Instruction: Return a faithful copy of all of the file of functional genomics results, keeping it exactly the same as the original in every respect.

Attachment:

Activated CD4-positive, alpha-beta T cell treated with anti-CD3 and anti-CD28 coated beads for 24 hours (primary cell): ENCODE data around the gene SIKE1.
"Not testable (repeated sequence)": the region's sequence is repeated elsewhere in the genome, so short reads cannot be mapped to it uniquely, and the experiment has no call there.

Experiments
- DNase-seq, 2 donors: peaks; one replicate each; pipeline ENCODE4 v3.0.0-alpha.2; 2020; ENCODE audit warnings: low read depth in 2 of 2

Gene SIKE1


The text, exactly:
Activated CD4-positive, alpha-beta T cell treated with anti-CD3 and anti-CD28 coated beads for 24 hours (primary cell): ENCODE data around the gene SIKE1.
"Not testable (repeated sequence)": the region's sequence is repeated elsewhere in the genome, so short reads cannot be mapped to it uniquely, and the experiment has no call there.

Experiments
- DNase-seq, 2 donors: peaks; one replicate each; pipeline ENCODE4 v3.0.0-alpha.2; 2020; ENCODE audit warnings: low read depth in 2 of 2

Gene SIKE1